Bold, Brilliant and Daring: 6 of History’s Most Notable Female Spies | History Hit

Bold, Brilliant and Daring: 6 of History’s Most Notable Female Spies

Mata Hari's French residency permit.
Image Credit: Axel SCHNEIDER / CC

Whilst the history of espionage is often dominated by men, women have also played a vital role. Female spies and secret agents completed some of the most daring and duplicitous missions in history, using everything in their power to gain information, and risking it all for a cause – or causes – they believed in.

From the English Civil War to the Second World War, here are 6 of history’s most remarkable female spies who risked their lives in order to gather and pass on intelligence.

Despite its Orwellian sounding name - the Ministry of Information was not something from a dystopian novel, but instead a government department that played a vital role in WWII. With so-called Snoopers listening in on conversations in pubs, spies eavesdropping at bus stops, and government censoring throughout- the Ministry of Information was responsible for gathering information about public morale, and helping to ensure that no important military information fell into the wrong hands.
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Mata Hari

One of, if not the most famous female spy of all time, Mata Hari was an exotic dancer and reportedly a German spy in World War One. Born in the Netherlands, she married a Colonial Captain of the Dutch Army and spent time in the Dutch East Indies (now Indonesia), before fleeing her abusive husband and ending up in Paris.

Penniless and alone, she began to work as an exotic dancer: Mata Hari was an overnight success. Posing as a Javanese princess, she quickly became the mistress of millionaire industrialist Émile Étienne Guimet and as time went on, she effectively became a courtesan, sleeping with many high-profile, powerful men.

Following the outbreak of the First World War, Mata Hari was allowed to travel freely as a Dutch citizen. After her Russian lover was shot down, she was told by the Deuxième Bureau (France’s intelligence agency) that she would only be permitted to travel to see him if she agreed to spy for France. In particular, they wanted her to seduce Crown Prince Wilhelm, son of the Kaiser, in order to try and gather information.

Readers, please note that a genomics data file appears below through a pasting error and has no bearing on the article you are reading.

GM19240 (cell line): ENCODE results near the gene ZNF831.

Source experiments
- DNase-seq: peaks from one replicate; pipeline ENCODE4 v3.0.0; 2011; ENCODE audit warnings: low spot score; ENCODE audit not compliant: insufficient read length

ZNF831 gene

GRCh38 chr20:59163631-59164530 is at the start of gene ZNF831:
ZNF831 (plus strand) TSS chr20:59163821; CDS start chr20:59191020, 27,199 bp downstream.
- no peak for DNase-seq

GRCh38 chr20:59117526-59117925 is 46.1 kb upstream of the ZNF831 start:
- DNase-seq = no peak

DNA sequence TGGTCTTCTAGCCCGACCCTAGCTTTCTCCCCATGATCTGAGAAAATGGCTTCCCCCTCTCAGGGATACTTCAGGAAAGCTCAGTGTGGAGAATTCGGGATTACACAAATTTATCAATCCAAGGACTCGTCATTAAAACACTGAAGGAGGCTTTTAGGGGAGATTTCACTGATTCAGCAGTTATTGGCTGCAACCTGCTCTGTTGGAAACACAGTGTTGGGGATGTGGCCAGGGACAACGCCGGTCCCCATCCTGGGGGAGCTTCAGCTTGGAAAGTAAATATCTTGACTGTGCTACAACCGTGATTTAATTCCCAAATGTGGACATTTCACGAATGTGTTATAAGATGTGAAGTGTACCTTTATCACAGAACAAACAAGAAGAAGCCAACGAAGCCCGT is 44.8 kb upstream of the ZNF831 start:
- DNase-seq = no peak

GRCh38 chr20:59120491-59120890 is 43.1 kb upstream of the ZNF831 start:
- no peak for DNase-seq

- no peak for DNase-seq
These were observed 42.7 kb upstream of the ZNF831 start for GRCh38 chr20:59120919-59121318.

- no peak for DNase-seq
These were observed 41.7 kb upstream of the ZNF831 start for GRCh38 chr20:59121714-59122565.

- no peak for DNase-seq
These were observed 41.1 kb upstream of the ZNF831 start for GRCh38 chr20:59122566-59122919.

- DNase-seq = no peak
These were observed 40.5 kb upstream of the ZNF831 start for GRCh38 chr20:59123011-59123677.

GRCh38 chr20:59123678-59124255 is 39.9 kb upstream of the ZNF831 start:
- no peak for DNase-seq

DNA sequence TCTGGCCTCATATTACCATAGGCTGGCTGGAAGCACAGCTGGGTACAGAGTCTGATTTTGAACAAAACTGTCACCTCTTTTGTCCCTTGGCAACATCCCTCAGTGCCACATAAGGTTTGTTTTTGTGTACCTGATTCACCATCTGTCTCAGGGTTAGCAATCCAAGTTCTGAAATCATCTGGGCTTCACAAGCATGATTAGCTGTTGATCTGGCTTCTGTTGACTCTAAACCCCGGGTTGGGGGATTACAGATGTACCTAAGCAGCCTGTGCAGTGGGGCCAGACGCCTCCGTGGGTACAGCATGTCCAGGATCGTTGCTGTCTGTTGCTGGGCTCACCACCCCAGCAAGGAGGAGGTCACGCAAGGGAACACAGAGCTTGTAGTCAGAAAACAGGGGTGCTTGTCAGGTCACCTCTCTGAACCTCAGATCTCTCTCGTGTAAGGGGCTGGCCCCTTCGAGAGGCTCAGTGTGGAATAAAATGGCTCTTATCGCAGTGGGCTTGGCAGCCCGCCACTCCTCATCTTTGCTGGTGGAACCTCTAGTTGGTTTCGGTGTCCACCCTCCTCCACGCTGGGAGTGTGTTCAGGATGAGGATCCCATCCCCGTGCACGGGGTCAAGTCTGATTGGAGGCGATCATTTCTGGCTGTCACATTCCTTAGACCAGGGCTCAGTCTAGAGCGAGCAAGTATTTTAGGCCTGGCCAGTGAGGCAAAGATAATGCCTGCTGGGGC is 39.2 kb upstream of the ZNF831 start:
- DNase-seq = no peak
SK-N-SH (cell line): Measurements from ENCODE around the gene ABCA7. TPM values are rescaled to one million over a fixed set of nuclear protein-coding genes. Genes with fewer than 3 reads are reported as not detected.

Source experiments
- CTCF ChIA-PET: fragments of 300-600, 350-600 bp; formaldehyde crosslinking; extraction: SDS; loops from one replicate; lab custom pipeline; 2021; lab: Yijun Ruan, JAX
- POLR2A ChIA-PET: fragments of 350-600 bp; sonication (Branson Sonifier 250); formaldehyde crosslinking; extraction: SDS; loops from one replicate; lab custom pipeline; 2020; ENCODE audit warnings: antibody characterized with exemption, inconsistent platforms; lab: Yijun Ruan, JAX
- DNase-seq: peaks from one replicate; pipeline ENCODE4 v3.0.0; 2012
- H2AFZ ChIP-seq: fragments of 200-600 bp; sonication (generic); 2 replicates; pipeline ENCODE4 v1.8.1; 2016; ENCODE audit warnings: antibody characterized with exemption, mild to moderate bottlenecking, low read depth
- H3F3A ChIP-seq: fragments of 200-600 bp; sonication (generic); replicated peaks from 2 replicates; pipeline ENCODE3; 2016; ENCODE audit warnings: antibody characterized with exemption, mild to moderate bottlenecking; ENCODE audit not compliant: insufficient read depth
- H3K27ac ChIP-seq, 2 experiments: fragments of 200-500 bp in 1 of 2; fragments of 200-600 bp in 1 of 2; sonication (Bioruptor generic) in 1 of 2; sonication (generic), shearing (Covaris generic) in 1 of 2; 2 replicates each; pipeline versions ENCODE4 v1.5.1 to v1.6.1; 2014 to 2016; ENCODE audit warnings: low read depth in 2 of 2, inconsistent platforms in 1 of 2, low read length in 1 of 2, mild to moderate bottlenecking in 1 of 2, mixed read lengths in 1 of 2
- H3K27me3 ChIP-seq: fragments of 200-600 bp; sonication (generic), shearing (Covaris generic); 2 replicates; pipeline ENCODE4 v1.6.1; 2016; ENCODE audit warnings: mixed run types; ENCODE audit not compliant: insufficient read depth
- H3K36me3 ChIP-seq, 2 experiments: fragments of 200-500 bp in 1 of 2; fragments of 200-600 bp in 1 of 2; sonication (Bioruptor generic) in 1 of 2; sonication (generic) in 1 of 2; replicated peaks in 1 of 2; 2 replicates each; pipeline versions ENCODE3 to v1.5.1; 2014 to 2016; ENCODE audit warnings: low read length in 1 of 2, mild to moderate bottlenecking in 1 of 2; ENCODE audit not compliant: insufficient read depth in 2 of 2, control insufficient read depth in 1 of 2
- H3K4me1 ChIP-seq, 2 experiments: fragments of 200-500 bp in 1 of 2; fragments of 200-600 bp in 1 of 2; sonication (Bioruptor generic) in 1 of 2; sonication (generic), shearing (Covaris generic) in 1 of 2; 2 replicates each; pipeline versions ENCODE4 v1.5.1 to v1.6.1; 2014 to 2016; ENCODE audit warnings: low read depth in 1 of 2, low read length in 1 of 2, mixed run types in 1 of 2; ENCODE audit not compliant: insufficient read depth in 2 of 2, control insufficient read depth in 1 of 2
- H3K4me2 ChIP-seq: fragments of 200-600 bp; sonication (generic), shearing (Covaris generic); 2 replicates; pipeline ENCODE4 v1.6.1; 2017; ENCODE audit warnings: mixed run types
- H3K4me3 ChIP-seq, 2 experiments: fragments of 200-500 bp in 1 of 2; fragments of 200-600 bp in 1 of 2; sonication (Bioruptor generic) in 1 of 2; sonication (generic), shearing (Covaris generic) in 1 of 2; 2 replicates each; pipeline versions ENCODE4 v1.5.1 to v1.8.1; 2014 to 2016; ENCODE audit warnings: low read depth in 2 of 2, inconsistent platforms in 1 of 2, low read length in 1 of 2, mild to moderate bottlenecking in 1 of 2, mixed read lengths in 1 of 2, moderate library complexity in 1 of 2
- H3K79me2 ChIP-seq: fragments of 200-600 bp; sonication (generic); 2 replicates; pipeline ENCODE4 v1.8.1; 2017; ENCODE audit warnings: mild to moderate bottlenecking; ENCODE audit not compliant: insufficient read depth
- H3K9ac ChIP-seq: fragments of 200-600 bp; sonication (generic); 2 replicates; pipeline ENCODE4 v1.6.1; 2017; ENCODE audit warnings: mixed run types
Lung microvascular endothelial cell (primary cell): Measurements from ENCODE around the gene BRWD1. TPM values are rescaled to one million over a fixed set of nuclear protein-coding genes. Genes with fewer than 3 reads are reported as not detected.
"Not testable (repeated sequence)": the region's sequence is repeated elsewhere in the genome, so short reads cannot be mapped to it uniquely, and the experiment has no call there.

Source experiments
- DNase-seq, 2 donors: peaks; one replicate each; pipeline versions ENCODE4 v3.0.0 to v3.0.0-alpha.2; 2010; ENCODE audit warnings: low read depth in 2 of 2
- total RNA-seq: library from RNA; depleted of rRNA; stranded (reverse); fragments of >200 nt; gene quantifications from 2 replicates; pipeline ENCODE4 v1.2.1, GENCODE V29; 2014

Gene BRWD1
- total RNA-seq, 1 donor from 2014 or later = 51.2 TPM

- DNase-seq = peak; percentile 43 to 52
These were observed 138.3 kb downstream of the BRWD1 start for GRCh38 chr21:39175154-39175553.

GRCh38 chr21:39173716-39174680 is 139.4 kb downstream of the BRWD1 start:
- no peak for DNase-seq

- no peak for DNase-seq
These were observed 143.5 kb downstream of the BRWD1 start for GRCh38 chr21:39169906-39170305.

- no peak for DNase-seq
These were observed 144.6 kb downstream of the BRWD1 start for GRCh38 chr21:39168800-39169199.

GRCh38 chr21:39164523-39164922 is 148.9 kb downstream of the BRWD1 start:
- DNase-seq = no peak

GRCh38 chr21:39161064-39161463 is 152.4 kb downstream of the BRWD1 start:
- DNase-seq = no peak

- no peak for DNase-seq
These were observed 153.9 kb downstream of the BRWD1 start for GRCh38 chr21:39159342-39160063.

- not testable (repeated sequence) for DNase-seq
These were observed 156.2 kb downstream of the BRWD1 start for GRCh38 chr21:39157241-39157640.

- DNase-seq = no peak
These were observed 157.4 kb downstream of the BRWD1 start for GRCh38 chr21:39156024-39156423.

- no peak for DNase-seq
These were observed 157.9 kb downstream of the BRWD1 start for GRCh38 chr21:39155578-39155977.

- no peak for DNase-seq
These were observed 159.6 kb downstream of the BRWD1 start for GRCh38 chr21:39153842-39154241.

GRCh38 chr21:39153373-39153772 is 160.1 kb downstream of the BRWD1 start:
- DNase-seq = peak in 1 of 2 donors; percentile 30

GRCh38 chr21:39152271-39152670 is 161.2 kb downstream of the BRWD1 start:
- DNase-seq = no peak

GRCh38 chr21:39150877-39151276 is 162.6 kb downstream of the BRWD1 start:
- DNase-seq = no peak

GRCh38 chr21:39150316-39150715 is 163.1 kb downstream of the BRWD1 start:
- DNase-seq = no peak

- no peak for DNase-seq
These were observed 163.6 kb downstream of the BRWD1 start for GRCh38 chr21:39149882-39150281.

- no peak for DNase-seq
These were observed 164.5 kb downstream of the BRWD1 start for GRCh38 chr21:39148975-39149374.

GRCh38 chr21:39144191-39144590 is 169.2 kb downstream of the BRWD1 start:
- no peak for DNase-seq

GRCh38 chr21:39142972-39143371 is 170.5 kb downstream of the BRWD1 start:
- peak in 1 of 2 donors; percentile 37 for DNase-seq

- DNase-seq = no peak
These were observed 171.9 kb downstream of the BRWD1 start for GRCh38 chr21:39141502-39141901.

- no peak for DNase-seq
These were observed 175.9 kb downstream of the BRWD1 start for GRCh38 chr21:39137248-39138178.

In 1917, communications from Berlin were intercepted which revealed Mata Hari was a double-agent who was in fact also spying for the Germans. She was quickly arrested and put on trial, accused of causing the deaths of thousands of French soldiers through her actions.

There is scant evidence that Mata Hari provided anything other than French society gossip to the Germans and many now consider her to have been used as a scapegoat for French wartime failures. She was executed by a firing squad in October 1917.

More than 70 years after her death, Mata Hari is still a household name throughout the Western world. So who was this daughter of a Dutch hat-maker, who was executed for espionage after a secret trial during the darkest days of World War One?
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Virginia Hall

Virginia Hall was an American: highly educated and a talented linguist, she travelled to Europe to study in France, Germany and Austria before finding a job in Warsaw in 1931. A hunting accident in 1933 led to her leg being amputated, and this (along with her gender) prevented her being employed as a diplomat by the United States.

Hall volunteered as an ambulance driver in France in 1940 before joining the SOE (Special Operations Executive) in April 1941. She arrived in Vichy France in August 1941, posing as a reporter for the New York Post: as a result, she could gather information and ask questions without arousing too much suspicion.

As one of the first women of the SOE in France, Hall was something of a pioneer, founding and recruiting a network of spies on the ground, passing information back to the British and helping Allied airmen evade capture. Hall quickly developed a reputation as one of the most dangerous (and most wanted) intelligence agents: she was nicknamed ‘the lady who limped’ by the Germans and the French who never discovered her true identity.

Hall escaped Nazi-occupied France by trekking over the Pyrenees to Spain on her prosthetic leg, and went on to work for the SOE’s American counterpart, the American Office of Strategic Services. She was the only civilian woman in the war to be honoured with the Distinguished Service Cross for “extraordinary heroism.”

With the role of coordinating resistance overseas, the task of a member of the Special Operations Executive could be extremely influential, but also perilous. Kate Vigurs has been investigating the lives of the 39 female members of the Special Operations Executive for her book Mission France: The True History of the Women of SOE.